Wednesday Colloquium


"Overview of Dark Matter Production in Nonstandard Cosmologies with a Focus on Axions"

Jacek Ksawery Osinski (AstroCent/CAMK, Warsaw)

The Universe is typically assumed to be radiation dominated in the period preceding big bang nucleosynthesis, however we do not currently have any observational probes to confirm this. Nonstandard cosmological histories, where some other form of energy density dominates for a time, commonly arise in theories of the early Universe. These histories have important consequences for processes, such as dark matter production, occurring in that time. In this talk I will briefly review nonstandard cosmological histories and their effects on dark matter production focusing on axion dark matter.


"White Dwarf Pulsars"

David Buckley (SAAO/SALT, University of Cape Town, University of the Free State)

The 2016 discovery of the unusual nature of the detached White Dwarf – Red Dwarf binary, AR Scorpii, has led to efforts to discover more examples of such systems. In this talk I will review the multi-wavelength properties of AR Sco, a system whose luminosity is dominated by non-thermal strongly polarized emission, pulsed at the ~ 2 min spin and beat periods. In many respects the system shares characteristics of a pulsar and is powered by the spin-down of the White Dwarf. I will also present preliminary results of a simultaneous multi-wavelength campaign on AR Sco, conducted in June 2020, involved optical observations (time resolved spectroscopy and photometry) from SALT, Keck and the SAAO 1-m telescope. In addition, X-ray observations were obtained with NICER and L-band radio observations with the MeerKAT radio telescope array. These observations are used to investigate the wavelength dependence of the periodic modulations seen in AR Sco, across the E-M spectrum. Finally, I will present observational results of a second AR Sco-like system, J191213.72−441045.1, discovered in 2022, which shares many similar characteristics with AR Sco, including pulsed X-ray, optical and radio emission and is also strongly polarized.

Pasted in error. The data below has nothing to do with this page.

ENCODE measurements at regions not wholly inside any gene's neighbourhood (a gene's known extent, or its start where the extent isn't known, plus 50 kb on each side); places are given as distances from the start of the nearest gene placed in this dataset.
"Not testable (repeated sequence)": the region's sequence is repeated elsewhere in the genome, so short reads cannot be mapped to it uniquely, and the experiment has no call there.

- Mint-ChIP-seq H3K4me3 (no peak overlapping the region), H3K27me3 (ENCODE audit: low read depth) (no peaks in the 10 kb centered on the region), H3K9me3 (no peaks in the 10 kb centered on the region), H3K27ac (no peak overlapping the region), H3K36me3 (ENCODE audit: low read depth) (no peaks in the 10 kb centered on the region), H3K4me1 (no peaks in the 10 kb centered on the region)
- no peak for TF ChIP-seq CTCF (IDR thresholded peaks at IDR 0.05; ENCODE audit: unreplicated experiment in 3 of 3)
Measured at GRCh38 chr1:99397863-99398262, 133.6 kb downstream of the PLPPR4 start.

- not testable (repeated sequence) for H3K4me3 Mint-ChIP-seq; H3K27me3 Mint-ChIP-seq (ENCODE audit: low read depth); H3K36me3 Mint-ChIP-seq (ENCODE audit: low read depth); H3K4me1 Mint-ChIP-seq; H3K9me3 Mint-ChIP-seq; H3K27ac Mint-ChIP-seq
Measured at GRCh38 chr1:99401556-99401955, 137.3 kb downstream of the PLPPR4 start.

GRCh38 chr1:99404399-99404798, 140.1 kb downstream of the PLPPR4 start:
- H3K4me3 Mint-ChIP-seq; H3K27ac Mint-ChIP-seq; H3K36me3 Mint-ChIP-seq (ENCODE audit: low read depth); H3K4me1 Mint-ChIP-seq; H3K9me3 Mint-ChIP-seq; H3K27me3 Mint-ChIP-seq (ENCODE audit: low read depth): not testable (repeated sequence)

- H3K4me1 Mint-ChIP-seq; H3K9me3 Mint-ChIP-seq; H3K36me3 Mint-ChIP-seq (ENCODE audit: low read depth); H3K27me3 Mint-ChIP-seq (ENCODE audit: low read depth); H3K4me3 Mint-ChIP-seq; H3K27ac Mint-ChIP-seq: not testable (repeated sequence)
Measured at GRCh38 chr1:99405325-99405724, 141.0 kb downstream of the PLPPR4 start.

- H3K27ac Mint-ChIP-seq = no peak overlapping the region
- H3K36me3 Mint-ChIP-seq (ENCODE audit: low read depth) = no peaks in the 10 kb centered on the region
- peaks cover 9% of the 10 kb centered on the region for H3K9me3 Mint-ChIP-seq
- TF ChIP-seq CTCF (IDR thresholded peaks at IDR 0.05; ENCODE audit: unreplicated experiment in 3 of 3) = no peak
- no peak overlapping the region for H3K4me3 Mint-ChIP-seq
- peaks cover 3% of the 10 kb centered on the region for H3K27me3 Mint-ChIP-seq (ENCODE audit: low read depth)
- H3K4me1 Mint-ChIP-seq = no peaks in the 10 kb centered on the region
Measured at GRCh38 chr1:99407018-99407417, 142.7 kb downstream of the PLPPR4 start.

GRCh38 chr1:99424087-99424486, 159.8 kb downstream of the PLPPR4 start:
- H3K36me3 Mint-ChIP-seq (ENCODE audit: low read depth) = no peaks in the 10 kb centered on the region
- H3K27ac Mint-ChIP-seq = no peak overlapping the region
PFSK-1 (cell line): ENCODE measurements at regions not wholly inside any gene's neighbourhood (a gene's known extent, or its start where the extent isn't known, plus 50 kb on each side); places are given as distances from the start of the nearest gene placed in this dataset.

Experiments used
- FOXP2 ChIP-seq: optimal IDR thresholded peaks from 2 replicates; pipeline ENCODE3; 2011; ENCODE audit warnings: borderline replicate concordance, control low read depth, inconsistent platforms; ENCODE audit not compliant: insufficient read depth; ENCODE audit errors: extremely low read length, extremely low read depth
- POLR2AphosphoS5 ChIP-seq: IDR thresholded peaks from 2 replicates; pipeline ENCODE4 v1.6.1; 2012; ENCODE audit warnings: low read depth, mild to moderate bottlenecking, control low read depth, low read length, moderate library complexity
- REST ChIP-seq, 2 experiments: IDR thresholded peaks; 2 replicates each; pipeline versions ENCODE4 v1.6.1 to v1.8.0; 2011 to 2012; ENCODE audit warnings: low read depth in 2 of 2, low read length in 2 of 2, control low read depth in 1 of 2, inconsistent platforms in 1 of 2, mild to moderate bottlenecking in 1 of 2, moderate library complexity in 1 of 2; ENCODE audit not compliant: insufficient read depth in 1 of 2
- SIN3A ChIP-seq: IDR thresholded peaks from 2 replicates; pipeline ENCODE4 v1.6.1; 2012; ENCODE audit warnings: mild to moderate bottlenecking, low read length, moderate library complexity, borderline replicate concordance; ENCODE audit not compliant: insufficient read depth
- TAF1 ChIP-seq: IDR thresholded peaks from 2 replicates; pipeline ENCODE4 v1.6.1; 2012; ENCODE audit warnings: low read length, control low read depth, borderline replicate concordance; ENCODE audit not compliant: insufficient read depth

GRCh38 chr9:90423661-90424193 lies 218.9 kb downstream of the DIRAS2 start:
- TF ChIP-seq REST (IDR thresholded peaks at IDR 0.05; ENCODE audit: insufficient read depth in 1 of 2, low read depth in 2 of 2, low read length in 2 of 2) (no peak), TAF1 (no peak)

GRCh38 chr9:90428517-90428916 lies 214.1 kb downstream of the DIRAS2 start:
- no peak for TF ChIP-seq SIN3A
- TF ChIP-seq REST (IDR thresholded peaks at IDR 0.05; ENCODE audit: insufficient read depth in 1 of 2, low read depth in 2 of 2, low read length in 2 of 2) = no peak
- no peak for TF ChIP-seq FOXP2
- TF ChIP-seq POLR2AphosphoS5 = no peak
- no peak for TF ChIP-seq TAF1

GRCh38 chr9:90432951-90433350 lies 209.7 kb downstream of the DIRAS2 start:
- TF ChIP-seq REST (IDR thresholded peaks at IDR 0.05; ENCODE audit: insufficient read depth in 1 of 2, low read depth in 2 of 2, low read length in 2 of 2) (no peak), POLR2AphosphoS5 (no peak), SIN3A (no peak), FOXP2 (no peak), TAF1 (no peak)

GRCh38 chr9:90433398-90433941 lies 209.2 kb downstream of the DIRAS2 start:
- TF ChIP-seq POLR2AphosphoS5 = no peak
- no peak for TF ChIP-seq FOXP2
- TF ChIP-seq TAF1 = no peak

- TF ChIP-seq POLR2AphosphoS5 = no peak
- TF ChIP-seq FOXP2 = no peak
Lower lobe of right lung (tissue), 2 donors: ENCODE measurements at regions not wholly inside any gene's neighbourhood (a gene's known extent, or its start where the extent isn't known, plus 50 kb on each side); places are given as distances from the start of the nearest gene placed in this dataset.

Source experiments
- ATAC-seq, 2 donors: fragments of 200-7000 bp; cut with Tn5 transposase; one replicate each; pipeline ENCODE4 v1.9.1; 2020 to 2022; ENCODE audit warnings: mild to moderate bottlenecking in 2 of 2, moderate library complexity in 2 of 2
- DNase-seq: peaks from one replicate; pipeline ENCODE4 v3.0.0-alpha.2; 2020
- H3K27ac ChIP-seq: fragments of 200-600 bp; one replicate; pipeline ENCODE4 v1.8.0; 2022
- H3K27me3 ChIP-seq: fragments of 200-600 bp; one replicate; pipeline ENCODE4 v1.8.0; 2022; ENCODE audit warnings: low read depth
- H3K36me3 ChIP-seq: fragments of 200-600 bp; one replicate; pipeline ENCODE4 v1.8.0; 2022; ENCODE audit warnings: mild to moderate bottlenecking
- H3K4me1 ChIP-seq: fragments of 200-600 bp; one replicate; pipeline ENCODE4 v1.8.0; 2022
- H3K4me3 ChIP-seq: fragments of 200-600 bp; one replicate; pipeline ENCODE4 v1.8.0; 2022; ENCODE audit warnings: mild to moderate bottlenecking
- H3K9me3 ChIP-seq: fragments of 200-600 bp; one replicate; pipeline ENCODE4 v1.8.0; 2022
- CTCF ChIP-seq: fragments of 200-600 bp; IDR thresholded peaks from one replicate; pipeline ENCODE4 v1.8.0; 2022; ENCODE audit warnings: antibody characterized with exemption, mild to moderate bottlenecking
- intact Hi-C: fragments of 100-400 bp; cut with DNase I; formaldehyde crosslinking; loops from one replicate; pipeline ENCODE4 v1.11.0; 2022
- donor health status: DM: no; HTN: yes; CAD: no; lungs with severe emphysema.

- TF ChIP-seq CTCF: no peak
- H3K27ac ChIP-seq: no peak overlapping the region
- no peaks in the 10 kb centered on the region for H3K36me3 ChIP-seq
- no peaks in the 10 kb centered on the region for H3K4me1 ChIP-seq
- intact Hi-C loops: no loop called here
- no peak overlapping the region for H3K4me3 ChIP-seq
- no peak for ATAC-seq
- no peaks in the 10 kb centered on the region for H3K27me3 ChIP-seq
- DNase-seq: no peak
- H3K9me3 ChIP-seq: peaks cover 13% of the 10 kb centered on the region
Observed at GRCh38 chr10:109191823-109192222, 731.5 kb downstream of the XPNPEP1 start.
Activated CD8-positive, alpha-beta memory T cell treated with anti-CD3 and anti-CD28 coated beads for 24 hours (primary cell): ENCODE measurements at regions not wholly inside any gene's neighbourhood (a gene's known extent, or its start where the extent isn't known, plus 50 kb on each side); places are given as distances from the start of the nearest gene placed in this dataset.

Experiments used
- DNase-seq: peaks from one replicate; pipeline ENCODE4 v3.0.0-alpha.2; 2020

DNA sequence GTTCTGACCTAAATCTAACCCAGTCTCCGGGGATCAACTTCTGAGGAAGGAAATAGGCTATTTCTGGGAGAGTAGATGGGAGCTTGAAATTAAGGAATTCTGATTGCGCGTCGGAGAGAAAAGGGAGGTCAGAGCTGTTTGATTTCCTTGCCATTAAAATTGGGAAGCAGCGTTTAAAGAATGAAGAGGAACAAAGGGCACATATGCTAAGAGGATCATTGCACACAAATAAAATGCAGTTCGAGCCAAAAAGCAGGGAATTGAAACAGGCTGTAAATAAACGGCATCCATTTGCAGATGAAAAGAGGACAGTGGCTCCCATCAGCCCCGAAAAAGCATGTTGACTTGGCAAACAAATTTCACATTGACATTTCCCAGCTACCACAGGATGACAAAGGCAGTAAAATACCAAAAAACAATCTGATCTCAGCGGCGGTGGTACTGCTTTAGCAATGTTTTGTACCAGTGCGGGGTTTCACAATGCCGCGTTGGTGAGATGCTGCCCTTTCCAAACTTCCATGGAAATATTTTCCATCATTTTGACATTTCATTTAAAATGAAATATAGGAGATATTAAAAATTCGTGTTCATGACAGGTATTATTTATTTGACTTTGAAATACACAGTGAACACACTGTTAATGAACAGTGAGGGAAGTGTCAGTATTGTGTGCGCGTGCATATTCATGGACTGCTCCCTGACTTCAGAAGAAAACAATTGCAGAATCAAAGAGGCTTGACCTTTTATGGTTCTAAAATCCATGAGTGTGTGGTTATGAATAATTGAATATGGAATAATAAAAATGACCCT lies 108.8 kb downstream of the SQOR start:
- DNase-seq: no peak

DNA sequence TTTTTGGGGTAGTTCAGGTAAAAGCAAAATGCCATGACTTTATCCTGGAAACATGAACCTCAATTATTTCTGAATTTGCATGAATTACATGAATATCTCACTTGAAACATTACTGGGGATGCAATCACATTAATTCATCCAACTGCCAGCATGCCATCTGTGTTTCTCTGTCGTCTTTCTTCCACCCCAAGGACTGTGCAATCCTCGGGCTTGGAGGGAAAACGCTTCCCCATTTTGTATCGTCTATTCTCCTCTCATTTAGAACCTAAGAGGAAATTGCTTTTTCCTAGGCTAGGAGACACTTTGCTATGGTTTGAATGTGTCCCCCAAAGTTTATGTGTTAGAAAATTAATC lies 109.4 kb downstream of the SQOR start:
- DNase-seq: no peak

"Copernicus’s Mathematical Astronomy in "De revolutionibus": A Very Short Introduction"

Jarosław Włodarczyk (Institute for the History of Science, PAN, Warsaw)

Nicolaus Copernicus (1473–1543) propelled one of the greatest revolution in science and his heliocentric cosmology radically changed the relationship between man and the universe. However, to prove his concept of cosmos, Copernicus had to create mathematical models of the movements of planets. He devoted five of the six books of his "De revolutionibus" (On the Revolutions, 1543) to this task. As he himself argued, “mathematics is written for mathematicians”. In my lecture I shall outline Copernicus’s mathematical astronomy and its early reception in the form of the first Copernican astronomical tables which allowed to calculate the positions of the planets for any time.



Chandra Shekhar Saraf (CAMK, Warsaw)



Yash Bhargava (Tata Institute for Fundamental Research, Bombay, India)



Amadeusz Miszuda (CAMK, Warsaw)